Sometimes errors go unnoticed and not detected by the hard disk firmware or the Linux/Unix operating system. Such errors are known as silent data corruption. To avoid such errors, one should use a file system that can detect those errors.
From the blog post:
Here’s something you never want to see:ZFS has detected a checksum error: eid: 138 class: checksum host: alexandria time: 2017-01-29 18:08:10-0600 vtype: disk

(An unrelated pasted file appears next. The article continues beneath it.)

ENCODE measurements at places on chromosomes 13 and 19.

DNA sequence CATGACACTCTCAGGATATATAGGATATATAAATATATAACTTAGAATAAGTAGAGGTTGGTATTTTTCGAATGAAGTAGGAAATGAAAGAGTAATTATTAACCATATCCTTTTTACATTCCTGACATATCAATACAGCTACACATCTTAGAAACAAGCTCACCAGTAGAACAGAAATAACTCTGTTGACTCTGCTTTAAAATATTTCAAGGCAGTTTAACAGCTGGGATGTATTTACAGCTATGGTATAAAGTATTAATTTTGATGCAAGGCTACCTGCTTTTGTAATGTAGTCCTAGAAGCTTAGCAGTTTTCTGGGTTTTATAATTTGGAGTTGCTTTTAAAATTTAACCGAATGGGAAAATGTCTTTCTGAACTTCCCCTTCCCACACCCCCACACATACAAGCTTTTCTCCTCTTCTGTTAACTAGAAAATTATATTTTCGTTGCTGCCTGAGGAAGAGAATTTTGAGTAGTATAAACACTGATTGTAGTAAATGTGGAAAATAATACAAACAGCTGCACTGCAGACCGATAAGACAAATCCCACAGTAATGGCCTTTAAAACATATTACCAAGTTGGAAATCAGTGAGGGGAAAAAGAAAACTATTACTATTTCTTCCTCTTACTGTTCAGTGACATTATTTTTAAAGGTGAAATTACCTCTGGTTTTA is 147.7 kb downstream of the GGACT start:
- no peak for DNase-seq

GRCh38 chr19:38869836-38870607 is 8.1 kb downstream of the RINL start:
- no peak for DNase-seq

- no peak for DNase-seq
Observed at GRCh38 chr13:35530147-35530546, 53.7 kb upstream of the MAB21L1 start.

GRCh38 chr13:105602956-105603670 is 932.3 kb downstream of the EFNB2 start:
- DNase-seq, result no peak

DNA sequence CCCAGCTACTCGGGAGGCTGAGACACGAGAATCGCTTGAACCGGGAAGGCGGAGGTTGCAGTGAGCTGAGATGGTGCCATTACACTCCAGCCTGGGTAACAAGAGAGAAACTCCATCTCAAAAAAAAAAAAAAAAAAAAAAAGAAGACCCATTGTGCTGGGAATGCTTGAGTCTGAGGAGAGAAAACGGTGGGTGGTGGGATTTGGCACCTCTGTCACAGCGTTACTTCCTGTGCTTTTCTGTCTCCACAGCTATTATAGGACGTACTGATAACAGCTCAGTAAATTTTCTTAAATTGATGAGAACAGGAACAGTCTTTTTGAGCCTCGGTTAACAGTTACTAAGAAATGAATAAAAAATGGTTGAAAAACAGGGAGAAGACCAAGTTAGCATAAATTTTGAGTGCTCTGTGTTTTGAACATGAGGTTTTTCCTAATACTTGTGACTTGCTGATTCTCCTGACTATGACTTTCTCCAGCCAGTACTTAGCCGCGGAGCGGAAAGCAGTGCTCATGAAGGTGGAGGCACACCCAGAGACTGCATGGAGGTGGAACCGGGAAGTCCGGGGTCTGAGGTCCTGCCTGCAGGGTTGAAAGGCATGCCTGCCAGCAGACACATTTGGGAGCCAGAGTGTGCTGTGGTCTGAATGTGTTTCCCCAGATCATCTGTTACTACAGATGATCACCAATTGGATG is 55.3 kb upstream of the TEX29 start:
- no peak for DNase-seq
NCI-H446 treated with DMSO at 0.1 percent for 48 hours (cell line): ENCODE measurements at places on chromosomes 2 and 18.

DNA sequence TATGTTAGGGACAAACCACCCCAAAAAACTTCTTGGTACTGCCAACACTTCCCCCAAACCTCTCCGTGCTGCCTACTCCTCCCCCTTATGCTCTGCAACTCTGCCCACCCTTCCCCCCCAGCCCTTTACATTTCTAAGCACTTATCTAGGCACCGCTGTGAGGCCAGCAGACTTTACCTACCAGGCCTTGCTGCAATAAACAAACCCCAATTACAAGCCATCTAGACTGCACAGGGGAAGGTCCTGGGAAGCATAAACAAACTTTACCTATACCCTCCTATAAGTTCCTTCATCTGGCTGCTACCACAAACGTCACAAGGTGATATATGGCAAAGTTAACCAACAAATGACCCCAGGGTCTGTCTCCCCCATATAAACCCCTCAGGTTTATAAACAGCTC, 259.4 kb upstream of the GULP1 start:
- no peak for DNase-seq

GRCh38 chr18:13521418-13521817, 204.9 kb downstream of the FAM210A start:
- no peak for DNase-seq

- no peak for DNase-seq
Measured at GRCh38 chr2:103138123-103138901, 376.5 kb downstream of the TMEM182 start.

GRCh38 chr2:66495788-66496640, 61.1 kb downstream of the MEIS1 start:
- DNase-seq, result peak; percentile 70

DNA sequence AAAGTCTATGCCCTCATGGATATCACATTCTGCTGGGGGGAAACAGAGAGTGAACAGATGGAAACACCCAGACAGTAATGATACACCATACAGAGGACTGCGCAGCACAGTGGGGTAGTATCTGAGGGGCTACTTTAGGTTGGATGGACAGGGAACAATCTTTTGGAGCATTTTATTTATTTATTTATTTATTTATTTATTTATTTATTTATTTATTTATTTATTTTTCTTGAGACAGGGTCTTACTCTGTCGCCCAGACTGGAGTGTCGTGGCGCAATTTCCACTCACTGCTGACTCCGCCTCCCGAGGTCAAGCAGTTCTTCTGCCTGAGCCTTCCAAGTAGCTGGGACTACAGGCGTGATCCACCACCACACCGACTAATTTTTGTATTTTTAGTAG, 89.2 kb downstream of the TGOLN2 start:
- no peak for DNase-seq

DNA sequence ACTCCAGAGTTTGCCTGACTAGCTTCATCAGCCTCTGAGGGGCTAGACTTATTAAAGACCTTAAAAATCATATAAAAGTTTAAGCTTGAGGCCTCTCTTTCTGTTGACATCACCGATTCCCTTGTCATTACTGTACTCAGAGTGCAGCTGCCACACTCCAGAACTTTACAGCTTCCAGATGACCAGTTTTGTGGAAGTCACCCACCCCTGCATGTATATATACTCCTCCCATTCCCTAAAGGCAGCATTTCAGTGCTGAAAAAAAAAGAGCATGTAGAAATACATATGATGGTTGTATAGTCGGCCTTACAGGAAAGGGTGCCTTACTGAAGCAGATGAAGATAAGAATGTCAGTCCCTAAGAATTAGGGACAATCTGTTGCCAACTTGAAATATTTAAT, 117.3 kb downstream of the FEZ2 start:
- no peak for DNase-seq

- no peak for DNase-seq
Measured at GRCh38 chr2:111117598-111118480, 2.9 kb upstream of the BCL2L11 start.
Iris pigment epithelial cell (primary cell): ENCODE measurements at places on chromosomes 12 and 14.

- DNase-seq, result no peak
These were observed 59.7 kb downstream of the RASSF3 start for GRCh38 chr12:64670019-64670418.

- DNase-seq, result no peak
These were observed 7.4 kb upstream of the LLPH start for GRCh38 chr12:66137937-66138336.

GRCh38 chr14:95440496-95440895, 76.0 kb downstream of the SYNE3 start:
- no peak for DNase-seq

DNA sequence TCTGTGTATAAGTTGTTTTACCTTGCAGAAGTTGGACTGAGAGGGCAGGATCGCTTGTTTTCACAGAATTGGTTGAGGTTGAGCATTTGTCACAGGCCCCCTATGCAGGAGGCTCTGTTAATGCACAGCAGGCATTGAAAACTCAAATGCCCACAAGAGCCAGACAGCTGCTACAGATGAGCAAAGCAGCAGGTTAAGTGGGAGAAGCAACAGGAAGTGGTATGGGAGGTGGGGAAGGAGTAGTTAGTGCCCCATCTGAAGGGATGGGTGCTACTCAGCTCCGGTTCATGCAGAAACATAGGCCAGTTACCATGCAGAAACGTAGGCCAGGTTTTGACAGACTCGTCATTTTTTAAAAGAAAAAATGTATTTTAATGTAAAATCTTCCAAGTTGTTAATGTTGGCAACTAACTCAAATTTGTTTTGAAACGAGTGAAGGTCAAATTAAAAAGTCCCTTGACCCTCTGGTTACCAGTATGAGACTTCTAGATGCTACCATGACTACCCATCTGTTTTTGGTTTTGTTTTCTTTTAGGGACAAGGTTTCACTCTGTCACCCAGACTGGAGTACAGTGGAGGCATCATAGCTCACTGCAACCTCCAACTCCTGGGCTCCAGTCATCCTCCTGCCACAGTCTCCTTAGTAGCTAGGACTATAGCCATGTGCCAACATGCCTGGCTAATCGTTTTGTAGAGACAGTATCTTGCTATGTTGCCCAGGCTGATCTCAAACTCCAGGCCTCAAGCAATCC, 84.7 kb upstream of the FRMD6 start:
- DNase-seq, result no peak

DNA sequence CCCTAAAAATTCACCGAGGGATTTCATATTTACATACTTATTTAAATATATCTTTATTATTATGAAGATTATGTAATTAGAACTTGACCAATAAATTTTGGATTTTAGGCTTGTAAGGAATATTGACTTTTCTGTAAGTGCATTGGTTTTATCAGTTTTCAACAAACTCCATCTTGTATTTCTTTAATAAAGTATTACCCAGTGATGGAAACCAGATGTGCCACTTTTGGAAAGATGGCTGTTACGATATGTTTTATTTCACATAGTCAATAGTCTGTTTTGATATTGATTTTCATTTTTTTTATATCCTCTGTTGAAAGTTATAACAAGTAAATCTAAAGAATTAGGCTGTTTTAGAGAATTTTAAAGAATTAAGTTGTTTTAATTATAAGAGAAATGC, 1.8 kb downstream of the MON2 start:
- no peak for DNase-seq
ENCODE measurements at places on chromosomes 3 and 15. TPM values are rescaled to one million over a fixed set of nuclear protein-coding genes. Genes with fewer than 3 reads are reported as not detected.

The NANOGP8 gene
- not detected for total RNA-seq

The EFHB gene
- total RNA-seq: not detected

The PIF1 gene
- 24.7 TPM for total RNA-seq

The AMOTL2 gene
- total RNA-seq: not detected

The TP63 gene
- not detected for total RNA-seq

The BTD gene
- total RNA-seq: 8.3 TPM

This means there was a data error on the drive. But it’s worse than a typical data error — this is an error that was not detected by the hardware. Unlike most filesystems, ZFS and btrfs write a checksum with every block of data (both data and metadata) written to the drive, and the checksum is verified at read time. Most filesystems don’t do this, because theoretically the hardware should detect all errors. But in practice, it doesn’t always, which can lead to silent data corruption. That’s why I use ZFS wherever I possibly can.
- Read more:Silent Data Corruption Is Real